Through the trees, in the dim light, he could just make out silhouettes. Then a red glow, slowly growing, flickering into fire, sparks rushing upwards into an expanding plume of smoke. Someone was building a bonfire.
The flames threw the shapes into sharp relief. To his horror he saw a group of what looked like children, throwing things onto the pyre. What were they doing? Moving with a steady rhythm the figures moved back and forth, back and forth, carrying bundles to be consumed by the flames. There was something strange about the movement, the movement of all of them, so regular.
He started towards them, first jogging then breaking into a run. As he burst into the clearing the scene was fully illuminated and he realised they were carrying bundles of books. Then, there in front of him, he saw Jack, his back towards him, facing the fire, about to throw something. No, it couldn’t be? It was his Roy of the Rovers annual.
“No! Jack! No! Stop!”
The figure, slowly and deliberately, turned towards him, confronting him with dark, dead, eyes. It wasn’t Jack. It wasn’t human. They were robots!
“Whatever” said the android. As it turned back towards the fire. Michael snatched the annual from its grasp.
“Have you lost something?”
Michael turned to face the voice only to see a figure barely out of his teens stood behind him.
Mind you the figure did have an air of authority. He stood straight and tall, dressed all in black, except for a silver breastplate … a breastplate, I mean, what kind of person wears a breastplate? Disconcertingly there was a magpie perched on the spectre’s left shoulder, whose unblinking gaze Michael for some reason just couldn’t meet.
“I’m Ex. Welcome to Perpetua, Mike.”
“How do you know who I am?”
“I have your phone.”
“Give it back!”
With a faint smile Ex handed it over.
“What on earth do you want with that?” Ex asked pointing to the annual that Michael was clutching. “Surely now you are a man you have put away childish things?”
“Well, I … um …” Mike stumbled to explain. “I … I was saving it for Jack” he retorted.
“Ah well, I don’t suppose this one can do much harm.”
“Harm?“ enquired Mike.
“Walk with me. Let me explain” invited Ex.
And so, the two of them walked out of the woods up a steep path which led to a cliff top facing the sunset, overlooking a castle and a bay, with what appeared to be a galleon anchored there.
As they walked Ex laid out his vision, of a world without chaos, ordered, calm, and above all productive. How it was important that children passed exams to get on, and did not mess about or get distracted.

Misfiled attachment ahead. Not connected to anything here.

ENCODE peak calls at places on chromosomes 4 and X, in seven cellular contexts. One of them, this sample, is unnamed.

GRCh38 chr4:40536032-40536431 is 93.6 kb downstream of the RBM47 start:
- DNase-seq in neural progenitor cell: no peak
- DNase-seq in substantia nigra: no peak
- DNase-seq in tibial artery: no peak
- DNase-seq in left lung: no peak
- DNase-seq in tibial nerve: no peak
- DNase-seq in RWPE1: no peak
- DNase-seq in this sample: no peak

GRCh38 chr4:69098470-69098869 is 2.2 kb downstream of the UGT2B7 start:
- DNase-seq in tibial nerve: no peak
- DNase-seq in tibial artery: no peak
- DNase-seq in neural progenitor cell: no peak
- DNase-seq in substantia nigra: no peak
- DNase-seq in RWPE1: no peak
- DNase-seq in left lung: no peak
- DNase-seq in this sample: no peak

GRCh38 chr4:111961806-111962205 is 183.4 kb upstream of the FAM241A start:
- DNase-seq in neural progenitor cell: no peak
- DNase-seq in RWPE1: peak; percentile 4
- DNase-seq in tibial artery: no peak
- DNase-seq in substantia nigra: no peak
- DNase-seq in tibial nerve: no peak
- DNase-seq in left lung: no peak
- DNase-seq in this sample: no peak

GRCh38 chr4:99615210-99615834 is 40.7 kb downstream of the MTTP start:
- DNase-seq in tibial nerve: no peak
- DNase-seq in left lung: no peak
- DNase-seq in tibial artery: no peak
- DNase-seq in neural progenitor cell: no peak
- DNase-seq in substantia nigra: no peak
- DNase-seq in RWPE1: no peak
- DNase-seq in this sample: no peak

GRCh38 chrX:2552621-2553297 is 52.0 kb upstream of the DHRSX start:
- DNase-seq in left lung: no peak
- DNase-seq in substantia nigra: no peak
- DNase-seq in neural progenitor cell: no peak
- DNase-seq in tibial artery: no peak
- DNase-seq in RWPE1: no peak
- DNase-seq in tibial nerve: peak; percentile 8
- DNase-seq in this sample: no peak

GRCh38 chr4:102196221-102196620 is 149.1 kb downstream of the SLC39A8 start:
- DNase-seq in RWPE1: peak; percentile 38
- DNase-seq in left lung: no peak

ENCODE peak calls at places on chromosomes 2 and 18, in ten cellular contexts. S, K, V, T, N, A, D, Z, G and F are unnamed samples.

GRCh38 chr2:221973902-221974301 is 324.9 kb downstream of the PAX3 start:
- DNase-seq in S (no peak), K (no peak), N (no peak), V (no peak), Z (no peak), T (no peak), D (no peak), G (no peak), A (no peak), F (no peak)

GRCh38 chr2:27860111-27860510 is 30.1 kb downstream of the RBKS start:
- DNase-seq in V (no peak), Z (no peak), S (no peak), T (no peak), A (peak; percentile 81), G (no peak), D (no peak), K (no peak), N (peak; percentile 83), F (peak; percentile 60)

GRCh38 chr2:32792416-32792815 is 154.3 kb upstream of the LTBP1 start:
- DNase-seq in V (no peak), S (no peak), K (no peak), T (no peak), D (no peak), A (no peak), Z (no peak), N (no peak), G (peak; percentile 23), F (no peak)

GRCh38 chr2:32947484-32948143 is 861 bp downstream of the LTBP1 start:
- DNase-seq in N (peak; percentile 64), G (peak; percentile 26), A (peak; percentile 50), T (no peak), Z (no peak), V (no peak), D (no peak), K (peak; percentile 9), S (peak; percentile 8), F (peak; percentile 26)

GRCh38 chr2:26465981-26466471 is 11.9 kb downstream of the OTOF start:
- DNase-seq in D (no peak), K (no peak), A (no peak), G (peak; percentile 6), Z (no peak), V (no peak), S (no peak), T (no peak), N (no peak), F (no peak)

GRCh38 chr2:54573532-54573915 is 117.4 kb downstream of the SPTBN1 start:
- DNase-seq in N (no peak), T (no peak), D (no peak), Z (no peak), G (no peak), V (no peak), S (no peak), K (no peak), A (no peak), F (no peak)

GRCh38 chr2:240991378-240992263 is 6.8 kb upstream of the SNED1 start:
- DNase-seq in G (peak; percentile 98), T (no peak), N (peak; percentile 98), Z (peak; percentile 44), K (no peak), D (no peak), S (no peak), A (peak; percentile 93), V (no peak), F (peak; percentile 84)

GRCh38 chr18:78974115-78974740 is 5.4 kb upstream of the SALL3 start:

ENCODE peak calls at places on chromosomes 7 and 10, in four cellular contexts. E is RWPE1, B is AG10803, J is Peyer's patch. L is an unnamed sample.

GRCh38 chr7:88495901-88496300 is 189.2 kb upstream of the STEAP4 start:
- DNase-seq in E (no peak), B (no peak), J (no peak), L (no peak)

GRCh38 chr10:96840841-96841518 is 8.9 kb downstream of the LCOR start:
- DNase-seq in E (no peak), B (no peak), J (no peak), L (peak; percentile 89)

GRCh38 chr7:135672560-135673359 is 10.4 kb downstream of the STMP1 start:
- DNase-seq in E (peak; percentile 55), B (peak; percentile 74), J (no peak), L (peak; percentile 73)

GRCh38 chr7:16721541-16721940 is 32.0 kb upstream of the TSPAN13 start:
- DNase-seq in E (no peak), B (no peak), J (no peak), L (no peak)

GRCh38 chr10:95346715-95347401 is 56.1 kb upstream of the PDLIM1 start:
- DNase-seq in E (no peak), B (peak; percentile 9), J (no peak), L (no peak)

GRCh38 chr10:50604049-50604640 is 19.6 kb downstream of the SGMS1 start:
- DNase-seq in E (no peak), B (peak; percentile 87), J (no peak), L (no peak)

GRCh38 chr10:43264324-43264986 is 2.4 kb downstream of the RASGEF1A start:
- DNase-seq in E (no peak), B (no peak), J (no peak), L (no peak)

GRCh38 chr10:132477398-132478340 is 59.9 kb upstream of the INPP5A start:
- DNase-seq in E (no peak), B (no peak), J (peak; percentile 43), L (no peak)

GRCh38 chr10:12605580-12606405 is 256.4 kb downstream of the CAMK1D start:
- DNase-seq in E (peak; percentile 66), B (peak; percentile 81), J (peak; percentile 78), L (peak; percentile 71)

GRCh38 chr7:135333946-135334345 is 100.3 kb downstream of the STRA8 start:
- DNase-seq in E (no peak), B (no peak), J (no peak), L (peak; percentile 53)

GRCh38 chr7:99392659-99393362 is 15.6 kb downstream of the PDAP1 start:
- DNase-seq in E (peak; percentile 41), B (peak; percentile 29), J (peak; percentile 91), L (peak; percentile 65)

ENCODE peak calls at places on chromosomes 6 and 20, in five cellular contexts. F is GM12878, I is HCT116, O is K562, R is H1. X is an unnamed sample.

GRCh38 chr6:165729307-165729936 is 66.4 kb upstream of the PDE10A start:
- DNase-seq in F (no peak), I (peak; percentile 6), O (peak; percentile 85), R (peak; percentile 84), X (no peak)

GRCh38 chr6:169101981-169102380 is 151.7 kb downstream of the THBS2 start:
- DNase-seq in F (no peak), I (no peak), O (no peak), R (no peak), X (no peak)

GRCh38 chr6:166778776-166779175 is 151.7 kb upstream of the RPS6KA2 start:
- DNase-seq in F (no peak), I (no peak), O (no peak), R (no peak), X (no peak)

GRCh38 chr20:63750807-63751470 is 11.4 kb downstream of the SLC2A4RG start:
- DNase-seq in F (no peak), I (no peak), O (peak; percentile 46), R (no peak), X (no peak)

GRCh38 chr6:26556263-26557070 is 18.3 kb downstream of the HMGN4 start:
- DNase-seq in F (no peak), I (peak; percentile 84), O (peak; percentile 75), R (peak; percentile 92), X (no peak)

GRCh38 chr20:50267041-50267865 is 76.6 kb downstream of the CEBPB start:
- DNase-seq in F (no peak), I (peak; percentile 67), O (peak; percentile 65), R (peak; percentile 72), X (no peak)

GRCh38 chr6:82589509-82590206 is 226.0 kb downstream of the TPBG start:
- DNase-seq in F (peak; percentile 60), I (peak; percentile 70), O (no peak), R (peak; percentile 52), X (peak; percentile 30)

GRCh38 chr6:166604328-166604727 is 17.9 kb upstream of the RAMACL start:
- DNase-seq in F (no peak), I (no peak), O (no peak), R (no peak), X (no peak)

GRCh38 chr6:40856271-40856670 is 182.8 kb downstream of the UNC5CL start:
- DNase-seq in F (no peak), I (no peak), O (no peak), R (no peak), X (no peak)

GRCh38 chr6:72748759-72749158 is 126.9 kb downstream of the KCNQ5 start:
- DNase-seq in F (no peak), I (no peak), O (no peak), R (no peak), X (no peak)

Ex also painted a picture of the threats, of which there were many. All of them, Ex explained, played to the human frailties of imagination and creativity, not least among them belief and fantasy, specifically including religion. The base emotions, rather than logic, that most people allowed themselves to be driven by. That is why androids are so much more reliable, Ex believed.
Ex shared how he been orphaned young and had educated himself from books realising that information is power. Not just the capabilities of fact and science but also fiction and stories which only lead individuals to expect more resulting, inevitably, in disappointment, envy and unrest. “You see, that’s why I get my androids to burn books, Mike.”
“The great thing about androids,” Ex explained, “is that they can be programmed. So we simply need to do the same with children. The good thing is that this has started; the infrastructure is already in place.”
“If you told a child that they had to spend so and so many hours outside school doing more learning they would rebel instantly, yet here they are, voluntarily, in front of screens for hours and hours. Some parents even approve thinking that things like Minecraft can teach reading and maths, which of course they can. What most adults fail to realise, though, is that this learning is within carefully controlled structures so that children also learn to do as they are told by the rules of the game rather than think for themselves.”
“If you let children just read things without presenting carefully controlled images they will develop their imaginations. That is why books are dangerous whereas videos and games are not. If you let them use their imaginations, I mean, they might think anything!”
“It’s all about productivity and control Mike. You must understand that as a consultant, surely?”
“One simply can’t run society efficiently like this, which is why I have developed NANNI”, said Ex.
“Yes, it’s a little app that I have been developing. It’s what runs all my androids, and right now I am extending it to humans. So, I need to move on to Beta testing which is where you come in Mike.”
“Yes, but what is NANNI?”
“Well, first of all, it stand for ‘Nascent Android Network for Neutralising Imagination’. It runs on all the main operating systems, well apart from Blackberry of course. Basically it runs on anything: PC’s, Mac’s, tablets, phones, TV’s, even cars and fridges. Don’t you just love the Internet of things … I mean the potential!” Ex grinned in a rare show of good humour.